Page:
Objectives Past research has shown that low socioeconomic status (SES) and perceived discrimination are related to hypertension in African Americans. Past studies have used the Reserve Capacity Model (RCM; Gallo & Matthews, 2003; 2005; 2011) to understand these relationships which posits that stress can be mitigated by psychosocial resources which lead to healthy lifestyle behaviors predictive of cardiac health. However, few studies have examined the RCM resources to predict hypertension in African Americans and none have included discrimination as a stressor in the model. Methods We examined the mediational effects of RCM resources after low SES and discrimination experiences to predict health behavior (exercise) and hypertension in 1202 middle to older aged African Americans using structural equation modeling. Results Both low SES and perceived racial discrimination predicted a diagnosis of hypertension indirectly through levels of reserve capacity and exercise. Conclusions These findings provide support for the RCM as an explanatory framework for how social stressors affect health through modifiable psychosocial resources and health behaviors in middle to older aged African Americans.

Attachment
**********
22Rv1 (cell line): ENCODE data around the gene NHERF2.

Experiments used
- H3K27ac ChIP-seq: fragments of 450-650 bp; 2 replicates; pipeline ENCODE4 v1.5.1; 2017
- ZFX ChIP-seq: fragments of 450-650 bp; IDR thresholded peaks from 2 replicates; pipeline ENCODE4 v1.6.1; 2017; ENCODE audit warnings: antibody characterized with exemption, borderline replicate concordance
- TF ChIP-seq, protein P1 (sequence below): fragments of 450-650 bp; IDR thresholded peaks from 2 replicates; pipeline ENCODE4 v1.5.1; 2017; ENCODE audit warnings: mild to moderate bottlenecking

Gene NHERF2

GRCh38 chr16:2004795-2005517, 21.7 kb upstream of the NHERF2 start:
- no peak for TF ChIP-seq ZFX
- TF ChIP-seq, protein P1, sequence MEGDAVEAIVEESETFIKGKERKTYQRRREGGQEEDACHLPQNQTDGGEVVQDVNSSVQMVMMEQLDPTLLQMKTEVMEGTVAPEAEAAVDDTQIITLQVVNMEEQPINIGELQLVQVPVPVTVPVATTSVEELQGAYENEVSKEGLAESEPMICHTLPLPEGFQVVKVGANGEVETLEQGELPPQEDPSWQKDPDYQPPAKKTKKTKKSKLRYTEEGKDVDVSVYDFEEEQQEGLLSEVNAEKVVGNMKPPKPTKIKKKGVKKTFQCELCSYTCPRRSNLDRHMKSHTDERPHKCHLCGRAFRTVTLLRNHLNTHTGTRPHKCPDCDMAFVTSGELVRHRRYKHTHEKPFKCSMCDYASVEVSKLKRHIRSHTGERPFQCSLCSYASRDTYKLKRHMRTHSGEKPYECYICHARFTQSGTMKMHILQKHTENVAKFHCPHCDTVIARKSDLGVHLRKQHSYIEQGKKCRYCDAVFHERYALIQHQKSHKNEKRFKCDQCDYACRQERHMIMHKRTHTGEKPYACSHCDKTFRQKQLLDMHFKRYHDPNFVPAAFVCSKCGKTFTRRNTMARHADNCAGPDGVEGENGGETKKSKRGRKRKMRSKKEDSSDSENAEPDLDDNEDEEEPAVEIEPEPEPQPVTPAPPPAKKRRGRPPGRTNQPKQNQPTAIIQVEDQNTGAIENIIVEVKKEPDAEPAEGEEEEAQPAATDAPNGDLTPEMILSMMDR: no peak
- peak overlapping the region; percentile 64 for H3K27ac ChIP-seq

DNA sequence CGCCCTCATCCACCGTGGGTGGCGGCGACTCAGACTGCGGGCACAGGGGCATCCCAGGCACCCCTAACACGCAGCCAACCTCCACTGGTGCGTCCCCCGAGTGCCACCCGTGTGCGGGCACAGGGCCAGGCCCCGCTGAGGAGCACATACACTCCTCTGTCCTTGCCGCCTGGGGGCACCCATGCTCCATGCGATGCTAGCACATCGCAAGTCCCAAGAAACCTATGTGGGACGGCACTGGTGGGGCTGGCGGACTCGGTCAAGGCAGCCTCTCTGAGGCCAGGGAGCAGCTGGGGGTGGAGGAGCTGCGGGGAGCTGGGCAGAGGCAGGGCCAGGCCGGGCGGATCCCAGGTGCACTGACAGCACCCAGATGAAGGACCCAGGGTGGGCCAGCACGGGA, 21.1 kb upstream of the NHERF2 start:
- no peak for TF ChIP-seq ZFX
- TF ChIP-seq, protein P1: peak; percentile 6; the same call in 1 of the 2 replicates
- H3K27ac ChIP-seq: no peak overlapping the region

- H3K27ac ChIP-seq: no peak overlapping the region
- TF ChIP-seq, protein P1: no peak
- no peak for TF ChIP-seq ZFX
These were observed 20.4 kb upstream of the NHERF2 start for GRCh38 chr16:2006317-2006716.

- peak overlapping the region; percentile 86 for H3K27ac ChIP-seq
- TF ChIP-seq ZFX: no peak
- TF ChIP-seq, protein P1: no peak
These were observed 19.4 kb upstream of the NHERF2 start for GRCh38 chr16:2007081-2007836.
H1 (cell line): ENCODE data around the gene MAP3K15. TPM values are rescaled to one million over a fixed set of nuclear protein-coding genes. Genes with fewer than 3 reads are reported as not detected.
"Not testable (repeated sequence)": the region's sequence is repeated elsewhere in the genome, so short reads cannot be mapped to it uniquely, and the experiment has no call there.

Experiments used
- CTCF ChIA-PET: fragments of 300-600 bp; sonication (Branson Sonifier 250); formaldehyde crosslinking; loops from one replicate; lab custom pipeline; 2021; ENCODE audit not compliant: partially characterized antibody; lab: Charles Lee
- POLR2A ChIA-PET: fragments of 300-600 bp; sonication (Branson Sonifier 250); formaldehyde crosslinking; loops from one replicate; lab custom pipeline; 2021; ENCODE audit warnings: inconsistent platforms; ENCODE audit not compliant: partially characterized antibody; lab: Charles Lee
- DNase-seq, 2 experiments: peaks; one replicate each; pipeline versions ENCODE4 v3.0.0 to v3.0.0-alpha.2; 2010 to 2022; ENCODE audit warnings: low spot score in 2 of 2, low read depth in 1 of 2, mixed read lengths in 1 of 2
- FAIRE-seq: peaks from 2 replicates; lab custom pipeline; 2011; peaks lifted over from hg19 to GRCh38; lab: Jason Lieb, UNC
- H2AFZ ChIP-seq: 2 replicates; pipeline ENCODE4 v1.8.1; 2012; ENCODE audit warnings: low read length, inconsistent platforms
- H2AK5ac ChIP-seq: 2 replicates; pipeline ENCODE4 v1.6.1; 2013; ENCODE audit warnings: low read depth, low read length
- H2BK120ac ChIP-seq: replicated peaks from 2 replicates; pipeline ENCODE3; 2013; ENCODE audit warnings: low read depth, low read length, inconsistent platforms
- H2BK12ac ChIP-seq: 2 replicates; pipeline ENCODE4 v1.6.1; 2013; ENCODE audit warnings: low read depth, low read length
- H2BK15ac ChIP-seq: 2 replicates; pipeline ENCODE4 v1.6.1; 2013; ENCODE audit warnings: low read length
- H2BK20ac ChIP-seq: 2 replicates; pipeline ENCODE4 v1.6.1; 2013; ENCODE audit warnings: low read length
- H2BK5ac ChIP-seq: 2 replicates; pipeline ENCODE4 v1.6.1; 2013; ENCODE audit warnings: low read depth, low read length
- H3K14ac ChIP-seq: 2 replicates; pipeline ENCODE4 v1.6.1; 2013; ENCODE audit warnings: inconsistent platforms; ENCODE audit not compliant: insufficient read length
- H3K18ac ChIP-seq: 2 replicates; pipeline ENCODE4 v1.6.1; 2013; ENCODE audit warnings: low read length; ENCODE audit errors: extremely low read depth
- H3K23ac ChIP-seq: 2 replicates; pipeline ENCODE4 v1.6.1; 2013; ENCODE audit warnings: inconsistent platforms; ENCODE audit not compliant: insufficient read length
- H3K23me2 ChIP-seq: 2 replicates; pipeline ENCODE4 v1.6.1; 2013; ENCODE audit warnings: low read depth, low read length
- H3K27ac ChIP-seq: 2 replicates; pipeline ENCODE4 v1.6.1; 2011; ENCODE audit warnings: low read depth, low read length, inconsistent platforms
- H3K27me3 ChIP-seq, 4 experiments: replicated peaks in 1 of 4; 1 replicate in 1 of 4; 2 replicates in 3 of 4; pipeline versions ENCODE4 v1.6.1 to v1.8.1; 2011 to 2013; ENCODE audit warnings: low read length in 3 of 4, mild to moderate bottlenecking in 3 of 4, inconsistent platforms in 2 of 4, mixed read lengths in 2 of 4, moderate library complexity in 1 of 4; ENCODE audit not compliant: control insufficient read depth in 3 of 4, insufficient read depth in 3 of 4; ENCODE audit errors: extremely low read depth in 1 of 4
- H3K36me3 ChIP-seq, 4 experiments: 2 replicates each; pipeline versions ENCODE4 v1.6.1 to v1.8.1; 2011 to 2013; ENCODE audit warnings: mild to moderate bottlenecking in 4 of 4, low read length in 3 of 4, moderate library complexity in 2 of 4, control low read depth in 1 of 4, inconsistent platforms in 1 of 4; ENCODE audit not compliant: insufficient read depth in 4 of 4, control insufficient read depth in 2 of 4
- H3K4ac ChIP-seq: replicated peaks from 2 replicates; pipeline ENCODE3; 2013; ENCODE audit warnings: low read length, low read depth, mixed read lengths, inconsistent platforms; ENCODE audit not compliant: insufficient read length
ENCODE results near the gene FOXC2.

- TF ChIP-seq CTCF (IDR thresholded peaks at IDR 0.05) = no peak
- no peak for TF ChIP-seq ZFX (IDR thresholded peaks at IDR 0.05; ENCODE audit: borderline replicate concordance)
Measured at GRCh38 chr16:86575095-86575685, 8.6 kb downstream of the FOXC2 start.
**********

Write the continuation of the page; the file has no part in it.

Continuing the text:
|Advisor:||Morton, Kelly R.|
|Commitee:||Flynn, Patricia M., Martin, Leslie R., Morrell, Holly E.R.|
|School:||Loma Linda University|
|School Location:||United States -- California|
|Source:||DAI-B 78/08(E), Dissertation Abstracts International|
|Subjects:||Public health, Clinical psychology|
|Keywords:||African Americans, Exercise, Hypertension, Perceived discrimination, Reserve capacity, Socioeconomic status|
Copyright in each Dissertation and Thesis is retained by the author. All Rights Reserved
The supplemental file or files you are about to download were provided to ProQuest by the author as part of a
dissertation or thesis. The supplemental files are provided "AS IS" without warranty. ProQuest is not responsible for the
content, format or impact on the supplemental file(s) on our system. in some cases, the file type may be unknown or
may be a .exe file. We recommend caution as you open such files.
Copyright of the original materials contained in the supplemental file is retained by the author and your access to the
supplemental files is subject to the ProQuest Terms and Conditions of use.
Depending on the size of the file(s) you are downloading, the system may take some time to download them. Please be